Reputation: Dr_John's Avatar
    Join Date
    Oct 2005
    Posts
    2,914
    As others here have mentioned in the past, I really wish Shimano would make a DA compact. They make a DA triple, so I don't see why the wouldn't make a DA compact.

    I currently have an R700 on my rain bike. It's a great crank for the price.

  23. #23
    RoadBikeReview Member
    Reputation:
    Join Date
    Sep 2005
    Posts
    727
    Quote Originally Posted by Dr_John
    As others here have mentioned in the past, I really wish Shimano would make a DA compact. They make a DA triple, so I don't see why the wouldn't make a DA compact.

    I currently have an R700 on my rain bike. It's a nice crank.
    I don't think a DA compact would be much of a difference from a R700. Only the platinum finish and maybe a tad lighter. Many have said the R700 shifts as good as a DA7800, and it looks virtually identical, so . . . the R700 is basically a DA compact at an Ultegra price!
    Last edited by Clevor; 02-19-2007 at 05:25 PM.

  24. #24
    RoadBikeReview Member
    Reputation:
    Join Date
    Mar 2005
    Posts
    475

    its all about the tooth difference

    Quote Originally Posted by RoadLoad
    I'm wondering about a compact crank as part of my cross bike build. I'm glad to read the shifting problems are a false rumor. Now I'm just wondering what people think about the pros and cons of the gear ratios associated with compact cranks and cross racing? Thanks for your insights.
    I haven't tried a compact crank yet but recently changed to a 48t big ring instead of a 53 on my cross bike, using a ultegra octalink crank. I can actually use the 48t on the cross cours and the smaller gap between front rings makes for faster shifting and no need for a intermediate rear shift like with a normal road double. The 50t on the compact cranks is probably just a little too big for cross racing use and the large difference in ring tooth gap- especially with a 34t would mean too big of a gap between rings, plus a 34t is probably too small for cross. With a compact crank a 36/48 or 46t big ring would be better. In cross I don't see any real advantages to a compact crank, a regular road double with 48/39, or 48/38, or 46/39 or 46/38, in comination with a 8-9-or perhaps a 10speed cassette that is 12-25 or 26 or 27.
    And as far as road ridding the cross bike I haven't missed the 53t I can still sprint on the flats up to 35+ mph and pedal down hills at up the 45mph, after which pedaling doesn't do too much good usually anyway.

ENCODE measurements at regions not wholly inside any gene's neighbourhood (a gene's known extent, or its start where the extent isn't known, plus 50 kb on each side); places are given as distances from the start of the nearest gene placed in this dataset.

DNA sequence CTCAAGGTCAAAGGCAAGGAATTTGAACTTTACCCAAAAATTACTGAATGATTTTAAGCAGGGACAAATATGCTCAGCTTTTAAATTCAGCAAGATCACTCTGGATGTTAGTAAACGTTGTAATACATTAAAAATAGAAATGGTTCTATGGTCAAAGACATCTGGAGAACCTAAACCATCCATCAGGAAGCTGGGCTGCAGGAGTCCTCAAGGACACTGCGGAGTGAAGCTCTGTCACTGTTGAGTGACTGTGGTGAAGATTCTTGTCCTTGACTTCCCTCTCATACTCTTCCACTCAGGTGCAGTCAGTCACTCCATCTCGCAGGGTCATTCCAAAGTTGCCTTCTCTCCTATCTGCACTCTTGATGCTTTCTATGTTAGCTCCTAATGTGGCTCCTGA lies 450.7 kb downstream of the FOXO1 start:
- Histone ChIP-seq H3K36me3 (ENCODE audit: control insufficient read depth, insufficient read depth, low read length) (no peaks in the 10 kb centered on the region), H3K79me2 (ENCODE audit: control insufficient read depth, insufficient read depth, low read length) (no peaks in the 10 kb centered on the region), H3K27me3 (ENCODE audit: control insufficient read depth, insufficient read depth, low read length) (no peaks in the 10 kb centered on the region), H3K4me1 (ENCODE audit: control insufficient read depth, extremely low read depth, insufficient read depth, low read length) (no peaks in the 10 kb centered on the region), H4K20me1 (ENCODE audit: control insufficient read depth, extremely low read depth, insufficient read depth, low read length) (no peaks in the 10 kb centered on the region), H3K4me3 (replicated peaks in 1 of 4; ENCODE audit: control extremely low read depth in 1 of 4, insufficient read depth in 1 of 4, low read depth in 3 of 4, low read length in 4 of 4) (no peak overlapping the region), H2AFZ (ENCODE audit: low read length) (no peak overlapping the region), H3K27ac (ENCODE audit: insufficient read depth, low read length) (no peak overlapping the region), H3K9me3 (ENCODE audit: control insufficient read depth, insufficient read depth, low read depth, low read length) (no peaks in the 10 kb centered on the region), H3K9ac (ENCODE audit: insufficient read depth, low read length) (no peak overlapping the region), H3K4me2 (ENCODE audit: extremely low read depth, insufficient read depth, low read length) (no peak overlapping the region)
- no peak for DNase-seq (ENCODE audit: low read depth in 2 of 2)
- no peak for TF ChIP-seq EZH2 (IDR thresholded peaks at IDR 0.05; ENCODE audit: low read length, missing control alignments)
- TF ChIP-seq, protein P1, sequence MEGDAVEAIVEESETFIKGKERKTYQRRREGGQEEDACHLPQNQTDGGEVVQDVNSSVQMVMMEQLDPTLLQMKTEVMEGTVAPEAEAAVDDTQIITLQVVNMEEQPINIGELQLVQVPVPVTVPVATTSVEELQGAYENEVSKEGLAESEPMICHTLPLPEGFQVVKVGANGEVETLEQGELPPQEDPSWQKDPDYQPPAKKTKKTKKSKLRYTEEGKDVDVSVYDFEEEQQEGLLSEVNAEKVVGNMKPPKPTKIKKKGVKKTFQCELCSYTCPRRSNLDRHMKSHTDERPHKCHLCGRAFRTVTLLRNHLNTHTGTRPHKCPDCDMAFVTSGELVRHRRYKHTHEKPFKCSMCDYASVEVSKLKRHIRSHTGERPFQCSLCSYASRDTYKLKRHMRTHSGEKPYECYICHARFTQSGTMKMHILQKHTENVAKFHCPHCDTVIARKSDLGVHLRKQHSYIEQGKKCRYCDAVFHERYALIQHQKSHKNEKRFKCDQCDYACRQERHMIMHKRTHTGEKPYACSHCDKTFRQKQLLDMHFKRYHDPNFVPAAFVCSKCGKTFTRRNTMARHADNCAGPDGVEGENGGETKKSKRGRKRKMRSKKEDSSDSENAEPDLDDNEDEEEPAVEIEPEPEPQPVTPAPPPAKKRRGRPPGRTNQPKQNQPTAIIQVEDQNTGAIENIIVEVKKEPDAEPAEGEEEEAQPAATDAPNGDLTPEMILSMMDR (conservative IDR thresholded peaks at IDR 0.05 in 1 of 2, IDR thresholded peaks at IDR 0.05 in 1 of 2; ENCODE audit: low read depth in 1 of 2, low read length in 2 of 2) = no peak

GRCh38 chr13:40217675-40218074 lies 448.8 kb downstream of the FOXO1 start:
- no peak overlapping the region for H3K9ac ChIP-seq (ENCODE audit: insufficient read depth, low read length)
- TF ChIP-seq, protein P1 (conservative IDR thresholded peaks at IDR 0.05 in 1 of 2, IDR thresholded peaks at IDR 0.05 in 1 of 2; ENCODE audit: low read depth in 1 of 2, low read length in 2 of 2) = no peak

25. #25
    RoadBikeReview Member
    Reputation:
    Join Date
    Jun 2007
    Posts
    5
    Quote Originally Posted by RoadLoad
    I'm wondering about a compact crank as part of my cross bike build. I'm glad to read the shifting problems are a false rumor. Now I'm just wondering what people think about the pros and cons of the gear ratios associated with compact cranks and cross racing? Thanks for your insights.
    I have recently had to replace my crakset so I've mounted a Shimano compact (should the occasion of a big climb arises) as a simpler and lighter solution instead a triple chainring.

    Despite the fact that it shifts perfectly from one chainring to another, (even with an old Shimano 600 derailleur for 8 speed) I find unconfortable the big gap between both rings:

    I can speed my legs up to 19 miles/h with the 34 chainring and the 14 teeth procket, but when I engage the big ring, I have to step back 4 sprockets to the 19 teeth one. Because I often cruise around 20 miles/h this made my chain beeing always "crossed", so I've replaced the 34 chainring for a 40-th (TA Specialites) and I will get a 46 or 48 teeth for the big one.

    The (46 X 12) gives 32 mil/h at 95 rpm and anyway, while descending I usually pull the brake before the speedometer reaches such “high” number.

    I'll reserve the original rings for the big days = long climbs and exhilarating descents.

Page 1 of 2 12 LastLast

Posting Permissions

  • You may not post new threads
  • You may not post replies
  • You may not post attachments
  • You may not edit your posts
  •  

THE SITE

ABOUT ROADBIKEREVIEW

VISIT US AT

© Copyright 2020 VerticalScope Inc. All rights reserved.